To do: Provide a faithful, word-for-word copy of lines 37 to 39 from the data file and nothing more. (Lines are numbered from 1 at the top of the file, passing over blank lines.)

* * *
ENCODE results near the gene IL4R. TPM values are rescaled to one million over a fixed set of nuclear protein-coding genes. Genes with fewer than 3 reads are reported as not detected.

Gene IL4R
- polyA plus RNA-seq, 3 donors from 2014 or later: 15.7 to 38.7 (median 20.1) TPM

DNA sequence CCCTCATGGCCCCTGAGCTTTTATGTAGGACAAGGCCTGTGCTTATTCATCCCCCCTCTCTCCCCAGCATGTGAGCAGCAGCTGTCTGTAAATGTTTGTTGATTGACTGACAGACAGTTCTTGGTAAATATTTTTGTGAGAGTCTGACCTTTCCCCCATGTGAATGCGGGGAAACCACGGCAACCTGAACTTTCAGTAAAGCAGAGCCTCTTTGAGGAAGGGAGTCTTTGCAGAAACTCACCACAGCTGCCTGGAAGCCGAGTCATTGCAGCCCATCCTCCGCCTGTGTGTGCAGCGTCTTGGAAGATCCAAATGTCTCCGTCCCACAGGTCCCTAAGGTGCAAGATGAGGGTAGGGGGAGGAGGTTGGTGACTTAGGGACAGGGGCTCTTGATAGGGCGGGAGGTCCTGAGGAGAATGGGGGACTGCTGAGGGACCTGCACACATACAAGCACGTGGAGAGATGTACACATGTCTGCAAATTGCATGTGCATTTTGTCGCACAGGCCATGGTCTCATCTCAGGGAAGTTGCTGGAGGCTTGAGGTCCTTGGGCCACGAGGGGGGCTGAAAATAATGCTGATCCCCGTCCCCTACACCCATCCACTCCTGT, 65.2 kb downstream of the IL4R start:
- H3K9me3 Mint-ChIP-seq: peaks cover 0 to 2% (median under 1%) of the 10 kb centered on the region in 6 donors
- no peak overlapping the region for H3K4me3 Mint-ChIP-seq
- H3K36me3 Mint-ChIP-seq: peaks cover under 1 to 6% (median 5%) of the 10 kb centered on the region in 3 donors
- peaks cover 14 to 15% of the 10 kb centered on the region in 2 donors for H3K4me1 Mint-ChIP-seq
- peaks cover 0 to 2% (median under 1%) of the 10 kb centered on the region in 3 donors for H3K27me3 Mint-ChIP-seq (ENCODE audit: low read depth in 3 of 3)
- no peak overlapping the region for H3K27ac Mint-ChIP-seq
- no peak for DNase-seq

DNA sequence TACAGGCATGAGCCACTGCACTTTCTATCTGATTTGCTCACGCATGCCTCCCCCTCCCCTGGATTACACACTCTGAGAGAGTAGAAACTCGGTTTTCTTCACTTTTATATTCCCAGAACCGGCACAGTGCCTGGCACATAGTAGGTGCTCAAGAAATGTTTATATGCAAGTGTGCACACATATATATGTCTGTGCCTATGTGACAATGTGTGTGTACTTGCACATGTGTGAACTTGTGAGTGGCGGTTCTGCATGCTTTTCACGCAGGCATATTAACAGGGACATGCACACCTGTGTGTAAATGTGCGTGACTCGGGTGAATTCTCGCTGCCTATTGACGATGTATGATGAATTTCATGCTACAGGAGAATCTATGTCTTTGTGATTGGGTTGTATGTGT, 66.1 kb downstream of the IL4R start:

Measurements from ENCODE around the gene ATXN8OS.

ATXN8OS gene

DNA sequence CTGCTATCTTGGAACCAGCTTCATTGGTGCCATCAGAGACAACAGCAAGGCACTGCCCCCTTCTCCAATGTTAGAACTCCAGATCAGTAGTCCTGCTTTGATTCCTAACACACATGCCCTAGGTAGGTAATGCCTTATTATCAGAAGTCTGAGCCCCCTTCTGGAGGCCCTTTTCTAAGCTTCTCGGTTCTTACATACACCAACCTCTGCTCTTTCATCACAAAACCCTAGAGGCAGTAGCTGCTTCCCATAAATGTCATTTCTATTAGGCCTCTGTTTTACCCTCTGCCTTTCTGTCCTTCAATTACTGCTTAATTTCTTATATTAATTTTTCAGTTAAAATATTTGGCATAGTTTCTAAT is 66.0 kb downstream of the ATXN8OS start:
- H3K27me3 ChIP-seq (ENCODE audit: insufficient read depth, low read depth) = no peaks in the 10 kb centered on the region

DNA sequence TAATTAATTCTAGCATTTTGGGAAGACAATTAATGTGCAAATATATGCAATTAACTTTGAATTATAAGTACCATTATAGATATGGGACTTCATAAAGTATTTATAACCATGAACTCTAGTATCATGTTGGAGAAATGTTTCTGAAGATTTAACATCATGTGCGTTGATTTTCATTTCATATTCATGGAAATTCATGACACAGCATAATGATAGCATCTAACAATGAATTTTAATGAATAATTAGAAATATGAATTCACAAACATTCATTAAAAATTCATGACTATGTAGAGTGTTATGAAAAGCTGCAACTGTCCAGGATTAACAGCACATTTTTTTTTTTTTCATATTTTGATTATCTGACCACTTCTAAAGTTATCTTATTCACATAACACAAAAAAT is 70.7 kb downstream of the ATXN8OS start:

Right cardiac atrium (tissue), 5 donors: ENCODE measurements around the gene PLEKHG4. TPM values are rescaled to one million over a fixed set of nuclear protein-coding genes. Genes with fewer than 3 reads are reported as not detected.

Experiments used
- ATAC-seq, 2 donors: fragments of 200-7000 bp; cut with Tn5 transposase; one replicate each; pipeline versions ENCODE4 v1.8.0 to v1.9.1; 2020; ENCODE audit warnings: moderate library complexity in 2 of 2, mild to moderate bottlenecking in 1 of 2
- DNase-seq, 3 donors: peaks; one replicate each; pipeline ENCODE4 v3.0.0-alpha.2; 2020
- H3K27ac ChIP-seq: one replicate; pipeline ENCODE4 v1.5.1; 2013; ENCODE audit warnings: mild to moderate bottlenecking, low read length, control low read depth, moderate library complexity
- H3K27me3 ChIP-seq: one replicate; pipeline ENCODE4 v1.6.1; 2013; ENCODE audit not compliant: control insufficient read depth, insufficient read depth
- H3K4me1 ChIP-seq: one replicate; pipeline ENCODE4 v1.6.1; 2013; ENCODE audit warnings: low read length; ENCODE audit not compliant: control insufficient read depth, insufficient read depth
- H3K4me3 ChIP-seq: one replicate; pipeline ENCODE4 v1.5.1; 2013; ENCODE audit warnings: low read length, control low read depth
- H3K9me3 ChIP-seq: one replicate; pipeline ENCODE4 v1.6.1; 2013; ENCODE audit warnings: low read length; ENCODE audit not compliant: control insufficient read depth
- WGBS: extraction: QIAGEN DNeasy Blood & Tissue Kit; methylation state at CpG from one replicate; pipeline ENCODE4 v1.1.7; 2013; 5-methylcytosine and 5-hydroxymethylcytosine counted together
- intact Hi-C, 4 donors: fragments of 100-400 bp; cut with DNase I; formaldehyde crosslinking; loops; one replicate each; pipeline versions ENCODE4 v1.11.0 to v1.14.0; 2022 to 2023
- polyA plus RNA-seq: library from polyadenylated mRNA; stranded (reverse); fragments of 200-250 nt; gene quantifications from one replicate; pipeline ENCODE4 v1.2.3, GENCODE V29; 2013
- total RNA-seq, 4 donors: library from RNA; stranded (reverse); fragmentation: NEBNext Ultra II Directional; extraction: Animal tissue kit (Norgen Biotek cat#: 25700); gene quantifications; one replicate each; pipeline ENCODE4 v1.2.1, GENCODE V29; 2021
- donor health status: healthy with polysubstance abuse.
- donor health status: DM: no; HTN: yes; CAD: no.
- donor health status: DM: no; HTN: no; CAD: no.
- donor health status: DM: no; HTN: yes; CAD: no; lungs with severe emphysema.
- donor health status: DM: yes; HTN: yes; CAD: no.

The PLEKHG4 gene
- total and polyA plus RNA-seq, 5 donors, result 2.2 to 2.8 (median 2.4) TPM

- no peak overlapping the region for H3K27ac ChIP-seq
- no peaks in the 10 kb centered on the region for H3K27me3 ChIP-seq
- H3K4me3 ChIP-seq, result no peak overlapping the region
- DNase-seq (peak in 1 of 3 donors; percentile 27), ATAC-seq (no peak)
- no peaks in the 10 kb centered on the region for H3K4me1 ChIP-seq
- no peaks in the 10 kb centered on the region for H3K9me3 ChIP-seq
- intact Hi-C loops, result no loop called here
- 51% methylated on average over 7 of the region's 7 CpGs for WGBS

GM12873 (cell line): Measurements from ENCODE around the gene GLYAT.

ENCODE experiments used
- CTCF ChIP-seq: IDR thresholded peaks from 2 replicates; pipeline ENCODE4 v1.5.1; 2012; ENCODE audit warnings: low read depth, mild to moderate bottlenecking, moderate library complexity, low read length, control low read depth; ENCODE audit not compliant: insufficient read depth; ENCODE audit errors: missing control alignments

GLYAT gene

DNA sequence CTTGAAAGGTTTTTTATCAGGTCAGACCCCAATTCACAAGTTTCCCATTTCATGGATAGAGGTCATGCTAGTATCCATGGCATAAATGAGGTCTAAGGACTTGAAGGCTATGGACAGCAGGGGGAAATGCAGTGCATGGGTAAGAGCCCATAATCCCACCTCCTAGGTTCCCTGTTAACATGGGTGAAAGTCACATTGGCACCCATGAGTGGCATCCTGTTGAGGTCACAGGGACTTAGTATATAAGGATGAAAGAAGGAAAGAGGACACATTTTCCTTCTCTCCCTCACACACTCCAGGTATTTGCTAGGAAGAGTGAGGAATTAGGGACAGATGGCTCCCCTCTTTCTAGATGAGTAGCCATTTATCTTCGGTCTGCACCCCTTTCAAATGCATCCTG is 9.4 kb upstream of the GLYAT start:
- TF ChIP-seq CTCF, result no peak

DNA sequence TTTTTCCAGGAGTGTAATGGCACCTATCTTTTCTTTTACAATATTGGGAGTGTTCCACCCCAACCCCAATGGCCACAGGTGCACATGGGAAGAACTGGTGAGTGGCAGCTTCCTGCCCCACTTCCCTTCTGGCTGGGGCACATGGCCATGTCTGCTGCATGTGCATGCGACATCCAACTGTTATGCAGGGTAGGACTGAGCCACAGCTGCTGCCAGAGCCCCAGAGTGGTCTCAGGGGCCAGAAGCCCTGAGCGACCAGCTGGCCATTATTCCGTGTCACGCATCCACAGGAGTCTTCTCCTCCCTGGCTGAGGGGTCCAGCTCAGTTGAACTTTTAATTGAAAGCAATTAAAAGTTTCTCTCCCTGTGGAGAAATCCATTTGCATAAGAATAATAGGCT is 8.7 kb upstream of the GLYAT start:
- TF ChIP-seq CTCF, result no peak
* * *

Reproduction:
- total and polyA plus RNA-seq, 5 donors, result 2.2 to 2.8 (median 2.4) TPM

- no peak overlapping the region for H3K27ac ChIP-seq
- no peaks in the 10 kb centered on the region for H3K27me3 ChIP-seq